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Pulsed Ion Beams Unlock Quantum Emitters for Use in a Future Quantum Internet

New research into how light-emitting defects form and behave could aid their implementation in a quantum internet and radiation sensing.

Pulsed Ion Beams Unlock Quantum Emitters for the Future of Quantum Internet

Members of the team that conducted the research. Theory lead Liang Tan is holding one of the ion accelerators used to form quantum light emitters in silicon. (Left to right: Thomas Schenkel, Takeshi Katayanagi, Qing Ji, Arun Persaud, Kaushalya Jhuria, Wei Liu, Liang Tan, Yertay Zhiyenbayev, and Walid Redjem). Image Credit: Thor Swift/Berkeley Lab

The prospect of a quantum internet, where quantum computers can be linked, and highly secure data transmission is ensured, is an attractive prospect, but the process of actually creating it can be rather challenging. 

The successful transport of quantum information means working with individual photons rather than the light sources used in conventional fiber optic networks. Scientists are thus turning to quantum light emitters, also known as color centers, to produce and manipulate individual photons.

In semiconductor materials, these atomic-scale defects can emit single photons of fixed wavelength or color and allow photons to interact with electron spin properties in a controlled manner.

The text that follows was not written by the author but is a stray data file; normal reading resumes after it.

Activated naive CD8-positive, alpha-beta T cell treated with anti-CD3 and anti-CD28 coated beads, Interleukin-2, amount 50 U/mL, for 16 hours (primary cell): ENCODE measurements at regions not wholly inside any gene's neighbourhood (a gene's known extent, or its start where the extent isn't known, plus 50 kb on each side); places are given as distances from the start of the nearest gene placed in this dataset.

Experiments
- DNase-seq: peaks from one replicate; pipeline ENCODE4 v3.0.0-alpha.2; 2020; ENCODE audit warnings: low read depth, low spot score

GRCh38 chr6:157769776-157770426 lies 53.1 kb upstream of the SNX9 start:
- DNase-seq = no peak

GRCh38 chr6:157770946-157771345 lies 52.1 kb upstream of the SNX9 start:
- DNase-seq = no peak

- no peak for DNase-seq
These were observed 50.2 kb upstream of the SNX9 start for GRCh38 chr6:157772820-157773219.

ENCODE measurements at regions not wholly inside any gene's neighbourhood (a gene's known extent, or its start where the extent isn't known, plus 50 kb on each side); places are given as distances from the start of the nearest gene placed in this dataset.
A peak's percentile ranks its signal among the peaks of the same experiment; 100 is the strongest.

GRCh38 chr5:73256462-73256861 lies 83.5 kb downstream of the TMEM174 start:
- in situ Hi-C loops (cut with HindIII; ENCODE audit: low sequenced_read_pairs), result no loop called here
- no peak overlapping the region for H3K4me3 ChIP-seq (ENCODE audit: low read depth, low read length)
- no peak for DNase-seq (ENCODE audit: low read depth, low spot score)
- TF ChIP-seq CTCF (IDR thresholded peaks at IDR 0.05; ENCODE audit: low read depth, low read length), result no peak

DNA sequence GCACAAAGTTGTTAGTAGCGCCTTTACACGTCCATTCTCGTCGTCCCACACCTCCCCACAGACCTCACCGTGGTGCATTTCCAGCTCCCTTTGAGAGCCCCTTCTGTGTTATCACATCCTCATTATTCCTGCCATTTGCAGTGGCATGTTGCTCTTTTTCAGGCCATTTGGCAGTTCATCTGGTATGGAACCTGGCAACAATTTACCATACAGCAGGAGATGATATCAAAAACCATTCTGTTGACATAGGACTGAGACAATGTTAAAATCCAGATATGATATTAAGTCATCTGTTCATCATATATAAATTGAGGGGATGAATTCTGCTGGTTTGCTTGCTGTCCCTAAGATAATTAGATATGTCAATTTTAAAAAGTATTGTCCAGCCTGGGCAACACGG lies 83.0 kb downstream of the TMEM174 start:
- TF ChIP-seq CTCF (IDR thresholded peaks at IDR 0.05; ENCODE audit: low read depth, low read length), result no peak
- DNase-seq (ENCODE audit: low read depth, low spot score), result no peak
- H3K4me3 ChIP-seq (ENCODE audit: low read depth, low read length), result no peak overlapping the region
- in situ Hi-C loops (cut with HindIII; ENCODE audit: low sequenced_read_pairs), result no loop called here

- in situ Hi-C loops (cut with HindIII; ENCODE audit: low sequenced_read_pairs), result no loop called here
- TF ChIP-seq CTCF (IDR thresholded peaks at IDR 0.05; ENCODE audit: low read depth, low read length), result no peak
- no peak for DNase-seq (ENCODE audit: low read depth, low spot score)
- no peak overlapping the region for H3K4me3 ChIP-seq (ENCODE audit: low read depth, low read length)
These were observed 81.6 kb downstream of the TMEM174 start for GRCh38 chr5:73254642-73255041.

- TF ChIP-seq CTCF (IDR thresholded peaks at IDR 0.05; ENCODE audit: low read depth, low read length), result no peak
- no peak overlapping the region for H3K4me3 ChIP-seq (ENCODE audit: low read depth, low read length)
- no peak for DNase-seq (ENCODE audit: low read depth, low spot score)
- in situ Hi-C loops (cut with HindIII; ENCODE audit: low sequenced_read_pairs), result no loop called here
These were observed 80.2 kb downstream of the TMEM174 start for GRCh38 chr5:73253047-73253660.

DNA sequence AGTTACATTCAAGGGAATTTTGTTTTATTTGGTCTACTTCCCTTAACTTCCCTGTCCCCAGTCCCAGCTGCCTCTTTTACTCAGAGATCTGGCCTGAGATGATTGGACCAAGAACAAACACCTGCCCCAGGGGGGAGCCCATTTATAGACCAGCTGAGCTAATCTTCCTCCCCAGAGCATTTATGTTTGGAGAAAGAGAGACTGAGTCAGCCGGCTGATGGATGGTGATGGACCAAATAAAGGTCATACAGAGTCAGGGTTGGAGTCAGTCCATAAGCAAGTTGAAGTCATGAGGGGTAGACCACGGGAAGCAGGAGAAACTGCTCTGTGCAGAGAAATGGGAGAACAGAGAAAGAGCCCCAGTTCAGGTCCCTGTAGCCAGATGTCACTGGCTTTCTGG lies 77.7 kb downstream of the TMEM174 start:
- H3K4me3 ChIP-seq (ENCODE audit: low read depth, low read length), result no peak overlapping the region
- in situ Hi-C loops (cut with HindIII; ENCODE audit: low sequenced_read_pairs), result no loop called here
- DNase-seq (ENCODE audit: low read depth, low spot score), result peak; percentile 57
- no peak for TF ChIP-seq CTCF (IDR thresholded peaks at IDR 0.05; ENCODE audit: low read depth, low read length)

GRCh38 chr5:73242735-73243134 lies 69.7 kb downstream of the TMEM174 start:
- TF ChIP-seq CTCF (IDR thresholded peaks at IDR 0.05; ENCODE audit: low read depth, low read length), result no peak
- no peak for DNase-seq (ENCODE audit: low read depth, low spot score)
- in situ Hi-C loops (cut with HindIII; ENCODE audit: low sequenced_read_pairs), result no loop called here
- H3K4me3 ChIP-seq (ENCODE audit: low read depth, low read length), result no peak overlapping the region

In this light, a research group has recently illustrated a highly effective method for making quantum emitters utilizing pulsed ion beams, thereby increasing the current understanding of how quantum emitters are formed.

The study was headed by Department of Energy Lawrence Berkeley National Laboratory (Berkeley Lab) researchers Thomas Schenkel, Liang Tan, and Boubacar Kanté, an associate professor of electrical engineering and computer sciences at the University of California, Berkeley.

The results of the study were published in the journal Physics Review Applied and are part of a larger effort by the group to determine the best quantum defect emitters for processing and transporting quantum information and to produce them with accuracy.

The color centers we’re making are candidates for becoming the backbone of a quantum internet and a key resource for scalable quantum information processing. They could support linking quantum-computing nodes for scalable quantum computing.

Thomas Schenkel, Study Senior Scientist in Berkeley Lab’s Accelerator Technology, Applied Physics (ATAP) Division, University of California, Berkeley

As part of their efforts, the team focused on the fabrication of a specific type of color center in silicon, comprising two substitutional carbon atoms and a slightly dislodged silicon atom.

The more traditional way to produce the defects is to hit the silicon with a continuous beam of high-energy ions; however, the researchers identified that a pulsed ion beam is significantly more efficient, producing many more of the desired color centers.

We were surprised to find these defects can be more easily generated with pulsed ion beams. Right now, industry and academia mainly use continuous beams, but we’ve demonstrated a more efficient approach,” stated Wei Liu, a postdoctoral scholar in ATAP and first author of the publication.